My due date was originally November 4, 2002. About two months before then, complete strangers started stopping me to stare at my stomach and comment that I looked "ready to pop." So at my 34th week check-up I mentioned this to my doctor. She agreed I did look "kind of big". She measured my belly and it measured 37 weeks.
At 36 weeks, the doctor scheduled me for an ultrasound to find out how big my baby really was. It was then estimated that he weighed around eight pounds and that his head was already 9.8 cm. in diameter! My doctor said: "I hate to sound pessimistic but it really looks like a C-section."
I was very upset. I had wanted to have my baby the natural way, without any drugs and here I was stuck with a huge baby inside me. I couldn't understand why he was so big. When I had been tested for gestational diabetes months earlier, the results were negative. At 37 weeks my doctor did another ultrasound and decided that if there was hope for a vaginal delivery I should be induced the following week, rather than waiting for my due date. My baby still hadn't dropped.
We were told to come to the hospital at 7 a.m. There they hooked me up to an IV, some monitors and started inducing me. At around 1 p.m. I was still only 1 cm. dilated and they broke my water, which was very unpleasant since I was barely dilated. As a result I flooded the delivery room. The nurse said she had never seen so much water come out of anyone before. It was everywhere!
At 4 p.m. I was only 2 cm. dilated and they were already shooting the maximum dosage of Pitocin into me. Finally, around 7 p.m., my doctor came to check on me and found me sound asleep… my contractions had stopped completely. She said that this is the body's way of telling us that the baby can't make it through the pelvis and that a C-section is necessary.
Even though I was mentally prepared for surgery I got really scared. Thoughts raced through my mind. What if they mess up? How will I feel lying there awake while they are cutting me up and stitching me back together? I started crying and my husband reassured me that everything would be fine and that he wouldn't leave my side throughout the whole thing.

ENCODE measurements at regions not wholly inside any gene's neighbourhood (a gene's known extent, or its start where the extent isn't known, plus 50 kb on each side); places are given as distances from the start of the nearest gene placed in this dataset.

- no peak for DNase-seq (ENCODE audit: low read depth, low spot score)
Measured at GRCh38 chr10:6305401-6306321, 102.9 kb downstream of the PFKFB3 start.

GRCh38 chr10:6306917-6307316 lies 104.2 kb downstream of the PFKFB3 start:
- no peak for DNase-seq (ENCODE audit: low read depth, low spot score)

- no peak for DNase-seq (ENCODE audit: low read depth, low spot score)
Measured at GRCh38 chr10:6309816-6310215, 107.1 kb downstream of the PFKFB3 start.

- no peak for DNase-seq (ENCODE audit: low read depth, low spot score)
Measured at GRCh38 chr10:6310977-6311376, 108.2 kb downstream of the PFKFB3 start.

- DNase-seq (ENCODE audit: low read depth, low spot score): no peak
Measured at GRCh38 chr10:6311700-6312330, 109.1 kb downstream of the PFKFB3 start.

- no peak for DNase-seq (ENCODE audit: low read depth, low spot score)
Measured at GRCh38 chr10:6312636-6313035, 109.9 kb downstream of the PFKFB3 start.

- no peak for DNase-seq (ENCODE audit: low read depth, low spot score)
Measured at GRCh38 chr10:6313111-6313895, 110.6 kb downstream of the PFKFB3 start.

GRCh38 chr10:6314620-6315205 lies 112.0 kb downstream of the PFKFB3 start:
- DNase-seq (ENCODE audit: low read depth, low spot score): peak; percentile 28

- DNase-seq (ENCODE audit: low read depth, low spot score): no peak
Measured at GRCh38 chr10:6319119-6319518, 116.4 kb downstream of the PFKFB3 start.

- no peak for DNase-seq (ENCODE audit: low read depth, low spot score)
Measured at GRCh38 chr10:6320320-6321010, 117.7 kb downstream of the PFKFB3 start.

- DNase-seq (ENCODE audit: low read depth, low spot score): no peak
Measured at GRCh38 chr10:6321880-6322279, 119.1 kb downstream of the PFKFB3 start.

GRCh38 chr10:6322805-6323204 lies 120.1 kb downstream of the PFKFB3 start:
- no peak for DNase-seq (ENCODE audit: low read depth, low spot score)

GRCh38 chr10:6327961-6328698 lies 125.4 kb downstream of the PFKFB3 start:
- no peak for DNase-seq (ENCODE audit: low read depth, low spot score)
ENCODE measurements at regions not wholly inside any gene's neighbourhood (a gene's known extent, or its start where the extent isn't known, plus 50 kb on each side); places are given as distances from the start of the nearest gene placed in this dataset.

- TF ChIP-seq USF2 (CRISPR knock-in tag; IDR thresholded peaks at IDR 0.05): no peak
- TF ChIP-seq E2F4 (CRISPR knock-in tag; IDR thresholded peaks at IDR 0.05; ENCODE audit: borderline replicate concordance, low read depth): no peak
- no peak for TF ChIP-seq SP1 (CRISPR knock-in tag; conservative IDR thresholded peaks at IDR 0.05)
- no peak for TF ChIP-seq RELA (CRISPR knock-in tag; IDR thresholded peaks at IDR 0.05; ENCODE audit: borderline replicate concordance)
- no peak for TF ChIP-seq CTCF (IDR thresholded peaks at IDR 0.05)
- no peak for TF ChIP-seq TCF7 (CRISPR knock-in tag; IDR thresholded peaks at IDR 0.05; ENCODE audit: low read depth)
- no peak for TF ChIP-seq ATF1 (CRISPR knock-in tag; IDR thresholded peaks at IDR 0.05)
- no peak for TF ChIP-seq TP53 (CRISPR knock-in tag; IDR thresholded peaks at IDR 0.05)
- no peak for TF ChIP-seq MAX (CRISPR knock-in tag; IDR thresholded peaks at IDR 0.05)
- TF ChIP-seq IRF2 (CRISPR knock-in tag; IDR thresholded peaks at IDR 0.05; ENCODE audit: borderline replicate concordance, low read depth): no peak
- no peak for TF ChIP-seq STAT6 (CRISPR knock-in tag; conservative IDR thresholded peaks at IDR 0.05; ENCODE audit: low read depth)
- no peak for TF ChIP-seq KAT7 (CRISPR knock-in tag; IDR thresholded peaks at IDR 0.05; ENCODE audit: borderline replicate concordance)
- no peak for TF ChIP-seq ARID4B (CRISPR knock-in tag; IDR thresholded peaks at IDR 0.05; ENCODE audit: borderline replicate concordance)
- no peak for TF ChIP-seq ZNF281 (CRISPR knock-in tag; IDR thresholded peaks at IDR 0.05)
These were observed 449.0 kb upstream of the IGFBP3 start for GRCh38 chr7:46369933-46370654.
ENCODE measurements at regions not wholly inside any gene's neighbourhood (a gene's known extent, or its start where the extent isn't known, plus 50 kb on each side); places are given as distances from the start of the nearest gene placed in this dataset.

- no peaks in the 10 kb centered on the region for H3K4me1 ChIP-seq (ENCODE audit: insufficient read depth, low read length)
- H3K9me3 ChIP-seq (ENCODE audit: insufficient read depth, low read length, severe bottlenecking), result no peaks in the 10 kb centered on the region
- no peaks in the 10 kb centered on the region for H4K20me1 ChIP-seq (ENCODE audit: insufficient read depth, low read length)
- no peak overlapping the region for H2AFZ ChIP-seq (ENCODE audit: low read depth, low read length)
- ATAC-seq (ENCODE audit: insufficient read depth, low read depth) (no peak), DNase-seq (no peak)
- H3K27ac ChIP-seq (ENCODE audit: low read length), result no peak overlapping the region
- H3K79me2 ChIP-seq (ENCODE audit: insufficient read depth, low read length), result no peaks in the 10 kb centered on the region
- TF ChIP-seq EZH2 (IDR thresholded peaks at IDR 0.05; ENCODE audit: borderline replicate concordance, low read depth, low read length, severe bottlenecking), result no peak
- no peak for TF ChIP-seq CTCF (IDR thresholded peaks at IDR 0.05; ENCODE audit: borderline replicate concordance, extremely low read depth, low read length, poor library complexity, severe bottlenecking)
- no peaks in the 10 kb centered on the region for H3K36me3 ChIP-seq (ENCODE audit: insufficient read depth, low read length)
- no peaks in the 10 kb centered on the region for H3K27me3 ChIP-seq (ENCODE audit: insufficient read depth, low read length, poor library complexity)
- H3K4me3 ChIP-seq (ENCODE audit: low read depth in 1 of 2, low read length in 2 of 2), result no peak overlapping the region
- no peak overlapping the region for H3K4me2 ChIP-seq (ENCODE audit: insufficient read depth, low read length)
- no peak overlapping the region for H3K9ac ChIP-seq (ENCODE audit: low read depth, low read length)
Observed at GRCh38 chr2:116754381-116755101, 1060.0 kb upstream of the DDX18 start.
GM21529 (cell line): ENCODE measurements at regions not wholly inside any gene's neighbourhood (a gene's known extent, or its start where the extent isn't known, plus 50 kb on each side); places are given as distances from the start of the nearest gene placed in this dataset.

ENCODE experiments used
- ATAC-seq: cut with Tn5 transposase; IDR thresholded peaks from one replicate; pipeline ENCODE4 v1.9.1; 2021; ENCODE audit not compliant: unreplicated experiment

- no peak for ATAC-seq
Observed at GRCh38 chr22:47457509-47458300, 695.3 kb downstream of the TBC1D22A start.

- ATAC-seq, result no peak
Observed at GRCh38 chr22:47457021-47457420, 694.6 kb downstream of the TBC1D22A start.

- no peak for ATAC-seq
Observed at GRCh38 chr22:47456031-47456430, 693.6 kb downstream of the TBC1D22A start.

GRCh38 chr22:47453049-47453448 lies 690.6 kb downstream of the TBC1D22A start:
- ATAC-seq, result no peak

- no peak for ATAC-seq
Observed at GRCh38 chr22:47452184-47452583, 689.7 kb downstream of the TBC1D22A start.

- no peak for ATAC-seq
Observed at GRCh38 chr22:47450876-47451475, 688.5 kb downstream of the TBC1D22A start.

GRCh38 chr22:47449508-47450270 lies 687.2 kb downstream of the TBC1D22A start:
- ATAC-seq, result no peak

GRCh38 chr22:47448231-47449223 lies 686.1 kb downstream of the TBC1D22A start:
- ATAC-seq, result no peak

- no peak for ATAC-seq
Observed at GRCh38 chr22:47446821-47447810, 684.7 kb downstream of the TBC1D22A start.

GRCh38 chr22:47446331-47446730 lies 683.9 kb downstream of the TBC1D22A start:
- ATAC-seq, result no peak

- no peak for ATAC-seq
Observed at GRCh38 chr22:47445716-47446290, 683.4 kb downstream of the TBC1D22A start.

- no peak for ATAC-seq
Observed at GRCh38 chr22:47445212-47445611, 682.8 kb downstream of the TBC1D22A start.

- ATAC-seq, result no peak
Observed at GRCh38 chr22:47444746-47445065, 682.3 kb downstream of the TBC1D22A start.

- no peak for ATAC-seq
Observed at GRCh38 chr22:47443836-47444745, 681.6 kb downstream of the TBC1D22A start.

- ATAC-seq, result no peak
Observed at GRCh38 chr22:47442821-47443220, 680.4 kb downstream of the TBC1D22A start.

The Cesarean was faster than I had expected it to be. The anesthesiologist kept talking to me during the operation and constantly measured my blood pressure in order to make sure I was OK. That put me at ease. Ten minutes into the procedure the baby was out!
My doctor said: "Wow, he's big! If I'd known he was going to be so big I wouldn't even have tried to induce you."
I heard my son crying while they were washing him up and weighing him in (at nine pounds, three ounces). He was still crying when they put him on my chest wrapped in a blanket, while the doctors continued to work on me.
I looked at him and couldn't believe it. He was perfect! I started talking to him and telling him how much I love him and he stopped crying. As my husband and the nurses took Aidan to the nursery to give him a bath, I lay on the operating table thinking that I was now the mom of a beautiful baby boy. That was the happiest day in my life.
For those of you who have high chances of delivering by Cesarean section, don't worry about it. Once you see your baby it won't matter how he came into the world. My baby was born happy, healthy and rested. And that was the most important thing to me. Also before I gave birth I was very nervous about being alone with a newborn, taking care of him, I'd felt I couldn’t handle it. By staying at the hospital longer I learned everything there was to know about taking care of him. When we finally brought Aidan home I felt calm and confident.
Remember that the whole point is for a little human being to be born. The details don't matter.